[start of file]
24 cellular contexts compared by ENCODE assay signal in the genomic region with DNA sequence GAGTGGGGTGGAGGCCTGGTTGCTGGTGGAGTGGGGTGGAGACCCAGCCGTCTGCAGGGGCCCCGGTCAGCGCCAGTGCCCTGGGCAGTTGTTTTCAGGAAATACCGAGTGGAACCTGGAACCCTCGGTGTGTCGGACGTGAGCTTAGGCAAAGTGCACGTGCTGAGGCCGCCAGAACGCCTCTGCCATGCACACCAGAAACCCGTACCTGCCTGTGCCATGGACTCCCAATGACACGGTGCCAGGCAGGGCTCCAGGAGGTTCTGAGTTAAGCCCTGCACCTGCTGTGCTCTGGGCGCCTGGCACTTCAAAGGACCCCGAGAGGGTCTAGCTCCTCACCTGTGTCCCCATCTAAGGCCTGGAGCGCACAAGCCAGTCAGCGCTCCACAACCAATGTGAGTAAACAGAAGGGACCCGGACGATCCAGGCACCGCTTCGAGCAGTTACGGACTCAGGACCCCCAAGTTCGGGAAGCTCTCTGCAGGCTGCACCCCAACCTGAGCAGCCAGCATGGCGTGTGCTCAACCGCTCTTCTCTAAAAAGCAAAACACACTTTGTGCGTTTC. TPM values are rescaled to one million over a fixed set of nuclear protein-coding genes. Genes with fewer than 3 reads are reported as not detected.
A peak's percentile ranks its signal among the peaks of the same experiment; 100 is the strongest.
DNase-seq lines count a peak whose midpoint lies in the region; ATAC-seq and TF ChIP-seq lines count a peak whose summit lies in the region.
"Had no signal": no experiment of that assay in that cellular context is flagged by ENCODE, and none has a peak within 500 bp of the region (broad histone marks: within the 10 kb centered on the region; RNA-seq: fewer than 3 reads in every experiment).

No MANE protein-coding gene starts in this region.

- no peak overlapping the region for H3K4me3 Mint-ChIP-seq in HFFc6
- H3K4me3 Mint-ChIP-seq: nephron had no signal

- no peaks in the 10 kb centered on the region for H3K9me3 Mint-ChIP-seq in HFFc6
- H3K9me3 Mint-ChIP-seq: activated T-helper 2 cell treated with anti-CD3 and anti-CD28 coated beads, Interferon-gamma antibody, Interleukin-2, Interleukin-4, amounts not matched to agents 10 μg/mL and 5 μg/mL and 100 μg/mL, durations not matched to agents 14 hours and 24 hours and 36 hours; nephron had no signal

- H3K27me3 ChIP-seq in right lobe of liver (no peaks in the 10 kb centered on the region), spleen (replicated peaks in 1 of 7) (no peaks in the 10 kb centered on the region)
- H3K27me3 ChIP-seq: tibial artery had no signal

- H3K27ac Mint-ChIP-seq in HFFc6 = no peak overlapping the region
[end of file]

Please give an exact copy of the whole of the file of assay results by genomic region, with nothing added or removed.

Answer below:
24 cellular contexts compared by ENCODE assay signal in the genomic region with DNA sequence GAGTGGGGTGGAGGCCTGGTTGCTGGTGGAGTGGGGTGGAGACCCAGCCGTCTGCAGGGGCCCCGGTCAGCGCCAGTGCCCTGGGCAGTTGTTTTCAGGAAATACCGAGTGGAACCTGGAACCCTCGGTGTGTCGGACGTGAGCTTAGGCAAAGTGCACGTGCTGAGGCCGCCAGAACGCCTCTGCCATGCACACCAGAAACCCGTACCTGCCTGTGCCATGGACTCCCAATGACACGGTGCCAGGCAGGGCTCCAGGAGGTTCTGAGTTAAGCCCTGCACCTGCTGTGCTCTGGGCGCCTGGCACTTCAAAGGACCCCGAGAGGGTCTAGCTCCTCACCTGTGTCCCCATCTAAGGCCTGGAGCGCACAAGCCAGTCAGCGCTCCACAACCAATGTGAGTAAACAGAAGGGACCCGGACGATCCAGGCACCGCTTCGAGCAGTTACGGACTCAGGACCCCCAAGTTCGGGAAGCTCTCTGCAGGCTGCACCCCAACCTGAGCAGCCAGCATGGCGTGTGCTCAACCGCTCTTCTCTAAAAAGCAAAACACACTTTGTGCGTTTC. TPM values are rescaled to one million over a fixed set of nuclear protein-coding genes. Genes with fewer than 3 reads are reported as not detected.
A peak's percentile ranks its signal among the peaks of the same experiment; 100 is the strongest.
DNase-seq lines count a peak whose midpoint lies in the region; ATAC-seq and TF ChIP-seq lines count a peak whose summit lies in the region.
"Had no signal": no experiment of that assay in that cellular context is flagged by ENCODE, and none has a peak within 500 bp of the region (broad histone marks: within the 10 kb centered on the region; RNA-seq: fewer than 3 reads in every experiment).

No MANE protein-coding gene starts in this region.

- no peak overlapping the region for H3K4me3 Mint-ChIP-seq in HFFc6
- H3K4me3 Mint-ChIP-seq: nephron had no signal

- no peaks in the 10 kb centered on the region for H3K9me3 Mint-ChIP-seq in HFFc6
- H3K9me3 Mint-ChIP-seq: activated T-helper 2 cell treated with anti-CD3 and anti-CD28 coated beads, Interferon-gamma antibody, Interleukin-2, Interleukin-4, amounts not matched to agents 10 μg/mL and 5 μg/mL and 100 μg/mL, durations not matched to agents 14 hours and 24 hours and 36 hours; nephron had no signal

- H3K27me3 ChIP-seq in right lobe of liver (no peaks in the 10 kb centered on the region), spleen (replicated peaks in 1 of 7) (no peaks in the 10 kb centered on the region)
- H3K27me3 ChIP-seq: tibial artery had no signal

- H3K27ac Mint-ChIP-seq in HFFc6 = no peak overlapping the region